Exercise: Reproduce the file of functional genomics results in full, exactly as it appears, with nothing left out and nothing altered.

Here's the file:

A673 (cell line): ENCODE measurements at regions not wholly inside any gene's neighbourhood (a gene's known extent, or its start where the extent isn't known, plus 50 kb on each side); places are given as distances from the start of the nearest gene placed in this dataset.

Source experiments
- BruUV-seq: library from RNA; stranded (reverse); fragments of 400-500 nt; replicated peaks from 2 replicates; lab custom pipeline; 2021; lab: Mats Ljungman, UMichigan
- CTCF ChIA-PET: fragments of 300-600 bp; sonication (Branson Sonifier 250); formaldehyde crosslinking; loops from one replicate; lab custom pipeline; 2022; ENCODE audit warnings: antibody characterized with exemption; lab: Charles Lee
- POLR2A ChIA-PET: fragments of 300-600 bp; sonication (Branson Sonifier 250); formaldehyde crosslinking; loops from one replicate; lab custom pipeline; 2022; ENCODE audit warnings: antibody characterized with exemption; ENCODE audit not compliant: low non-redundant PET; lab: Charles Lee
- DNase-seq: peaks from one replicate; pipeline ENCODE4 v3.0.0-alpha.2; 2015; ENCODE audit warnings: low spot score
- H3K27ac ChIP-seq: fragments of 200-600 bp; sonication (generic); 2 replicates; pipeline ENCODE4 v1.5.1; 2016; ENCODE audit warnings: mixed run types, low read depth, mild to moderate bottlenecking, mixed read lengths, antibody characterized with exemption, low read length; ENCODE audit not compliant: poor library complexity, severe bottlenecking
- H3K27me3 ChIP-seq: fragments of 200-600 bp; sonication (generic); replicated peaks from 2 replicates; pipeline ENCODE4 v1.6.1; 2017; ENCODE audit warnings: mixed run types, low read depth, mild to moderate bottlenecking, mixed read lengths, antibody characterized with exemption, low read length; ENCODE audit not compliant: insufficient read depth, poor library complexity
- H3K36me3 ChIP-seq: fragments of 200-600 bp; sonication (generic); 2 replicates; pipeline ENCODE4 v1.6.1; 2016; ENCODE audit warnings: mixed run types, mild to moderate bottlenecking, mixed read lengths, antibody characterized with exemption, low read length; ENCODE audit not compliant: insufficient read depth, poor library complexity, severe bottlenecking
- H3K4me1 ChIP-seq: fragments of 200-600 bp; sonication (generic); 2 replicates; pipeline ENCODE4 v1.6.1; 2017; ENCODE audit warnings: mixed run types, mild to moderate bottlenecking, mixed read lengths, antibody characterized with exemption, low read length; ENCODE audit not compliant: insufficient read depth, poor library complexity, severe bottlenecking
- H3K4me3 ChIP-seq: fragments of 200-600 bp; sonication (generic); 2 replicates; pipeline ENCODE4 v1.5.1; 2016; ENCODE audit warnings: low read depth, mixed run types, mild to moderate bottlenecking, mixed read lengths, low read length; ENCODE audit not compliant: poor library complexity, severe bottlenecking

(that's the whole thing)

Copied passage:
A673 (cell line): ENCODE measurements at regions not wholly inside any gene's neighbourhood (a gene's known extent, or its start where the extent isn't known, plus 50 kb on each side); places are given as distances from the start of the nearest gene placed in this dataset.

Source experiments
- BruUV-seq: library from RNA; stranded (reverse); fragments of 400-500 nt; replicated peaks from 2 replicates; lab custom pipeline; 2021; lab: Mats Ljungman, UMichigan
- CTCF ChIA-PET: fragments of 300-600 bp; sonication (Branson Sonifier 250); formaldehyde crosslinking; loops from one replicate; lab custom pipeline; 2022; ENCODE audit warnings: antibody characterized with exemption; lab: Charles Lee
- POLR2A ChIA-PET: fragments of 300-600 bp; sonication (Branson Sonifier 250); formaldehyde crosslinking; loops from one replicate; lab custom pipeline; 2022; ENCODE audit warnings: antibody characterized with exemption; ENCODE audit not compliant: low non-redundant PET; lab: Charles Lee
- DNase-seq: peaks from one replicate; pipeline ENCODE4 v3.0.0-alpha.2; 2015; ENCODE audit warnings: low spot score
- H3K27ac ChIP-seq: fragments of 200-600 bp; sonication (generic); 2 replicates; pipeline ENCODE4 v1.5.1; 2016; ENCODE audit warnings: mixed run types, low read depth, mild to moderate bottlenecking, mixed read lengths, antibody characterized with exemption, low read length; ENCODE audit not compliant: poor library complexity, severe bottlenecking
- H3K27me3 ChIP-seq: fragments of 200-600 bp; sonication (generic); replicated peaks from 2 replicates; pipeline ENCODE4 v1.6.1; 2017; ENCODE audit warnings: mixed run types, low read depth, mild to moderate bottlenecking, mixed read lengths, antibody characterized with exemption, low read length; ENCODE audit not compliant: insufficient read depth, poor library complexity
- H3K36me3 ChIP-seq: fragments of 200-600 bp; sonication (generic); 2 replicates; pipeline ENCODE4 v1.6.1; 2016; ENCODE audit warnings: mixed run types, mild to moderate bottlenecking, mixed read lengths, antibody characterized with exemption, low read length; ENCODE audit not compliant: insufficient read depth, poor library complexity, severe bottlenecking
- H3K4me1 ChIP-seq: fragments of 200-600 bp; sonication (generic); 2 replicates; pipeline ENCODE4 v1.6.1; 2017; ENCODE audit warnings: mixed run types, mild to moderate bottlenecking, mixed read lengths, antibody characterized with exemption, low read length; ENCODE audit not compliant: insufficient read depth, poor library complexity, severe bottlenecking
- H3K4me3 ChIP-seq: fragments of 200-600 bp; sonication (generic); 2 replicates; pipeline ENCODE4 v1.5.1; 2016; ENCODE audit warnings: low read depth, mixed run types, mild to moderate bottlenecking, mixed read lengths, low read length; ENCODE audit not compliant: poor library complexity, severe bottlenecking